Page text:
Astro Club by Eric Zelinski (EZFL) is my pick for Threadless’s best of the week, impressing with tons of retro charm. The boy feels like he’s been plucked right off the cover of a 50s era advertisement, pink-cheeked, bright-eyed and holding the promise of the future in his tight smile. I love the way he glances sideways at the viewer, as if to say “Can you believe how amazing this rocket is?” And of course the way the rocket is used is the bit that really takes the art to the next level, with a wildly careening yellow line trailing behind it that shows its zany path to the sky as it tumbles over, under and about the lettering and images. So much fun!
The Floor is Lava by Nate Christenson (natechristenson) translates every kid’s favorite rainy day game into video game style, with interesting results. It’s the winner of Threadless’s Video Games That Don’t Exist Challenge, which feels slightly awkward to me in that my only real criticism of the piece is that it doesn’t feel particularly video game-y. Really, the only clue that this is game-related at all is that seal in the upper right corner. If not for that, I’d have assumed the goal was to imitate a dramatic movie poster. There just aren’t that many video games (in my opinion) that are styled this way, with an imprecise illustrated style, bold halftones and a strictly limited palette. It’s absolutely a great shirt (and one that will resonate nostalgically with a wide swath of people), but the game thing is totally extraneous.
Booze Hound by Tidy Ink (seanistidy) is a design I quite liked at first glance, but the more I looked the more questions I had. The basic concept of illustrating the phrase booze hound as a hard-drinking dog is pretty funny. The lettering is done with some nice, subtle flair, with hard edges to give dimension and distressed centers that keep the eye interested. But the details are a bit odd- is the dog’s head emerging from a large crack? It certainly looks like it, but I can’t imagine why that would be. There are also stylized droplets emerging from the crack, a floating broken bottle, and another floating bottle for the dog to drink from. Also, what’s with Old London Town? This design feels like it must be referencing something I’m unfamiliar with, because otherwise I just can’t make sense of the choices.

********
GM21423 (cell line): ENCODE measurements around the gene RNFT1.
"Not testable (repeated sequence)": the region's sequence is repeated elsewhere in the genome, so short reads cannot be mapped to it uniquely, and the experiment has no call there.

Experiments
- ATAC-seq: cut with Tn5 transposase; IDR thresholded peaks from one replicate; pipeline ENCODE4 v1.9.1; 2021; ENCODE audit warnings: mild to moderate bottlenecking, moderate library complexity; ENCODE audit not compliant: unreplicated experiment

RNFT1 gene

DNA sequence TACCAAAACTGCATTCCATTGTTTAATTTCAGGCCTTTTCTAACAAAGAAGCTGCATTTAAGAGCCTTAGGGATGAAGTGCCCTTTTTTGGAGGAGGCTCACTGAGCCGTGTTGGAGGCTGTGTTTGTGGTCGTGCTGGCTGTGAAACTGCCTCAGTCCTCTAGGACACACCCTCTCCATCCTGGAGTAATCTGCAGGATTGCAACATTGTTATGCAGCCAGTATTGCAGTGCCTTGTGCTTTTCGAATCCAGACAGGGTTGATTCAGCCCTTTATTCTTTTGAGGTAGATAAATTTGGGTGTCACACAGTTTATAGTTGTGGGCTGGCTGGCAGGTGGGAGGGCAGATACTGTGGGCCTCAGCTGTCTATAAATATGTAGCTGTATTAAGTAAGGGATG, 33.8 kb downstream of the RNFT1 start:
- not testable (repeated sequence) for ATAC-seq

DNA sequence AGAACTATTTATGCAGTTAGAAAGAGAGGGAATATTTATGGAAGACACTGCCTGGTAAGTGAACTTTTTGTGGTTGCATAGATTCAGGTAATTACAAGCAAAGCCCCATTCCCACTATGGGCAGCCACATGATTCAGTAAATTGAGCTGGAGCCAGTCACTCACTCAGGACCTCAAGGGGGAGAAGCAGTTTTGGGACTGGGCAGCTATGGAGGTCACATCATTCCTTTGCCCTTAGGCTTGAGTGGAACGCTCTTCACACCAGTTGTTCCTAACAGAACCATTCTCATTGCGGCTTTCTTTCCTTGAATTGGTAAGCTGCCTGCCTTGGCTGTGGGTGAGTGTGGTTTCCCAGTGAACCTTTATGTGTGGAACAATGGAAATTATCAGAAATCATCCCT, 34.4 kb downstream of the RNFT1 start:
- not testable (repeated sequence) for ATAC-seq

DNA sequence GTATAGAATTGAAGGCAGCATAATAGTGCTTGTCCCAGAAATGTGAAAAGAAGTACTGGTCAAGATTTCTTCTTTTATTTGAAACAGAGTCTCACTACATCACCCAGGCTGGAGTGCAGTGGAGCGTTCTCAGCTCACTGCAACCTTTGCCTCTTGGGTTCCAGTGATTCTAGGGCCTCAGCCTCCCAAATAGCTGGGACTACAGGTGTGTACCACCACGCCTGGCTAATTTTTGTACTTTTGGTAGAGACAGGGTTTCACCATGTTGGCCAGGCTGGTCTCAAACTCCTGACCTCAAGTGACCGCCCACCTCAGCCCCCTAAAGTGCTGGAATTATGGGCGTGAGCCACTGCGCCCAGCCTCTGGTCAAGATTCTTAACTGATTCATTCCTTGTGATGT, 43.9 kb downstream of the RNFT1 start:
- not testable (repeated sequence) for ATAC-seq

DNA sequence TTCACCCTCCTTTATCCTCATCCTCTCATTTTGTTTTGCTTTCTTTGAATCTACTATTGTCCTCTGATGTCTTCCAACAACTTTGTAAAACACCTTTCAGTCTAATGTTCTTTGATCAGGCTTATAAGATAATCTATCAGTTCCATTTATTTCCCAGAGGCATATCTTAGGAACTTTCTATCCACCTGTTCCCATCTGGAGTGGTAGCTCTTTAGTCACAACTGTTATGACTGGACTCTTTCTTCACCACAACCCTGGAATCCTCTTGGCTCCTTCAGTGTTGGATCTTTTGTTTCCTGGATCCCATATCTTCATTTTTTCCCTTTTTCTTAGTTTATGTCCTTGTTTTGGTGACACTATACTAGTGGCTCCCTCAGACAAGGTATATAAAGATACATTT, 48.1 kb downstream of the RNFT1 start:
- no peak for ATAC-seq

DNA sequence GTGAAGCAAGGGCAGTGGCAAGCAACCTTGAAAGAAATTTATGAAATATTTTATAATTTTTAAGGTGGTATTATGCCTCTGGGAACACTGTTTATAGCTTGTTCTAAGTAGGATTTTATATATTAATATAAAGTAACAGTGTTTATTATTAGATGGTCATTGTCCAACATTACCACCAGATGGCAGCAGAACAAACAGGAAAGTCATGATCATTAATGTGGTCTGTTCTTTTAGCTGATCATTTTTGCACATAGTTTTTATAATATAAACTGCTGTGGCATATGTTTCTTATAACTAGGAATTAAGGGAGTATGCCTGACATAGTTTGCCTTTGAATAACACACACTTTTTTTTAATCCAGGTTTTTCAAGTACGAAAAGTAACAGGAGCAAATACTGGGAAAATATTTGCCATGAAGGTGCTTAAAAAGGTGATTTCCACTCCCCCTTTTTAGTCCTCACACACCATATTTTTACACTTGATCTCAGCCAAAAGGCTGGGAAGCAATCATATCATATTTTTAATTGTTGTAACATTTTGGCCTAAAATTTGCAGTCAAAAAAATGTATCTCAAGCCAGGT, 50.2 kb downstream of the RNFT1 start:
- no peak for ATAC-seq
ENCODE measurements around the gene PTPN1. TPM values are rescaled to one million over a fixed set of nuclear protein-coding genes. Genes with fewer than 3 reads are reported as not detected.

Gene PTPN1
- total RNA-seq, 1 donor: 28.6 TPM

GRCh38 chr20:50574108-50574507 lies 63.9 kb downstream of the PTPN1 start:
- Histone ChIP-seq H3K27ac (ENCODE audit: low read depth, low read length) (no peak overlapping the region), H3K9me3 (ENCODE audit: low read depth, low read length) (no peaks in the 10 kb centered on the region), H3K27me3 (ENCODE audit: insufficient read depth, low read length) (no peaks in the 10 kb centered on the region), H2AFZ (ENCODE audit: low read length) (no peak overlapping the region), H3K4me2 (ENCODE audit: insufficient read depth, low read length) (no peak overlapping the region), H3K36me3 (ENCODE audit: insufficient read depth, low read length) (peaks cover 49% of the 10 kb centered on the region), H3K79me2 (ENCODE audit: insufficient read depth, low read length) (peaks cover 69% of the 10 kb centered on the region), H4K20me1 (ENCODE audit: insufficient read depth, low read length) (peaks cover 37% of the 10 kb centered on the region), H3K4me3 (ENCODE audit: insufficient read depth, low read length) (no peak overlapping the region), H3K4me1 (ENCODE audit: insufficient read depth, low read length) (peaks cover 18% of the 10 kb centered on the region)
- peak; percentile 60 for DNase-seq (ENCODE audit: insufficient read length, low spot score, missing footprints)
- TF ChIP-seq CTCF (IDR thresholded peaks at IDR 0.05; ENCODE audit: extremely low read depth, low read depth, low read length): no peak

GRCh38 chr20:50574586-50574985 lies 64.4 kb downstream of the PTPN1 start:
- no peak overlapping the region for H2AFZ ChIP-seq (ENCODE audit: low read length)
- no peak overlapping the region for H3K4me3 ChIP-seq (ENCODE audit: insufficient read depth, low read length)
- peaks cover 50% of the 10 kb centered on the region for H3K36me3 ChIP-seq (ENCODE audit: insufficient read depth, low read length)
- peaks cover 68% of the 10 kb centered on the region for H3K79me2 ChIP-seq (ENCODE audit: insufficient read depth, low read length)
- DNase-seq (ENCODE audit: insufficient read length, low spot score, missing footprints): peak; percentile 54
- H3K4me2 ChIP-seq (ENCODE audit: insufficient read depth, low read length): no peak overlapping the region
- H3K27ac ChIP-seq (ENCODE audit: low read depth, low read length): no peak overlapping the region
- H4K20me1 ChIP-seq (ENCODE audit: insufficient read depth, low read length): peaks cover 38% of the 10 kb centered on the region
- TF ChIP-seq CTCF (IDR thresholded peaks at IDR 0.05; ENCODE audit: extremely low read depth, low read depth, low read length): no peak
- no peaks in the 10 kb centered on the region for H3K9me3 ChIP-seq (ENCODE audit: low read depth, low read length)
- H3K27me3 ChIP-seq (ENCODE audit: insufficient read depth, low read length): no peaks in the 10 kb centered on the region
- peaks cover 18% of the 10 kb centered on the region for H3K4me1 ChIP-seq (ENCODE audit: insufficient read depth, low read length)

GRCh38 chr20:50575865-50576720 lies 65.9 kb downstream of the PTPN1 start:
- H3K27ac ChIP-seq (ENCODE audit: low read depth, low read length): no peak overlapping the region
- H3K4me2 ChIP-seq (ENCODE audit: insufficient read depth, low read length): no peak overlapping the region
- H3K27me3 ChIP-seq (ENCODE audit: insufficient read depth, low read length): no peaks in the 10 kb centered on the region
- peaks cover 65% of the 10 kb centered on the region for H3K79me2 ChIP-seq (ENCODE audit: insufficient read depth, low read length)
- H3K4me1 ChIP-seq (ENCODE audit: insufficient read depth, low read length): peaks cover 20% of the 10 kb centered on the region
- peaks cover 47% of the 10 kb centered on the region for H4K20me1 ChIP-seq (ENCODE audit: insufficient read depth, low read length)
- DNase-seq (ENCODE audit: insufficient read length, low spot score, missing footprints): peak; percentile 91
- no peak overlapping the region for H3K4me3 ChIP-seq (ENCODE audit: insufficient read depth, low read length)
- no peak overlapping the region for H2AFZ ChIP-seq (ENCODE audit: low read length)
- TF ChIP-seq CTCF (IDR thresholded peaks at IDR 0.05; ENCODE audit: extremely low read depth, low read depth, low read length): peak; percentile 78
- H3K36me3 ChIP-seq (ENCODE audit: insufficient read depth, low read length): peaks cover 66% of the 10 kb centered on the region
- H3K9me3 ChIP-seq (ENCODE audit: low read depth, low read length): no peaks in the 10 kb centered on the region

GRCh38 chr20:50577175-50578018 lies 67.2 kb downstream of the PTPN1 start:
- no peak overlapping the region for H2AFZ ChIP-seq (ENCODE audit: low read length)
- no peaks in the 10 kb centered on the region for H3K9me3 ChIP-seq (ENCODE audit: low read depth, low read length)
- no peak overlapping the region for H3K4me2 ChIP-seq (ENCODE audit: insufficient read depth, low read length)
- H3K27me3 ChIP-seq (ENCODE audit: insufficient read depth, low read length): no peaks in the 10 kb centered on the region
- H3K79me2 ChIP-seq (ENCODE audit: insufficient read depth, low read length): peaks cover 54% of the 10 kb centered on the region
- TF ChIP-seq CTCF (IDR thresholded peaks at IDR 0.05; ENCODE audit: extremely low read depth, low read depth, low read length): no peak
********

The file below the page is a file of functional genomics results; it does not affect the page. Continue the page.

Rainman by Victor Calahan (v.calahan) combines rain and a fellow in an old-fashioned hat, so it’s probably not surprising that it reminds me a lot of Rene Magritte’s work. And that’s definitely a good thing, because this piece channels the sense of wonder and imagination of the Surrealist movement. I like the soft, sly humor of constructing the man’s coat out of raindrops but still giving him an umbrella- you sort of get to come up with your own story for what’s going on, whether he’s protecting his rain from the calm skies above or he just likes rain so much he dresses for it full-time. The blue of the shirt opens up all kinds of possibilities- maybe he’s the raincloud in the sky, about to unleash his bounty on the land far below! I love a design that makes me think, and the art’s grainy texture gives it a perfect vintage feel.
Careless Whisker by David Olenick (DRO72) imparts a simple truth with a wonderfully simplified illustration. The element I always love about designs the artist does in this style is that while they often look vector-perfect at first glance, a closer look reveals some distressing and hand-crafted roughness that helps the art to feel more personal and unique. I’m especially impressed with the uneven pupils, which really give the cat this amazing crazy-eyed glint that feels perfectly feline. Plus, it looks great on the triblend shirt!
Threadless prints new shirts every week, chosen from the designs submitted by and voted on by site members. Most winners earn 20% royalties based on net profit (paid monthly) and a $250 Threadless Gift Certificate.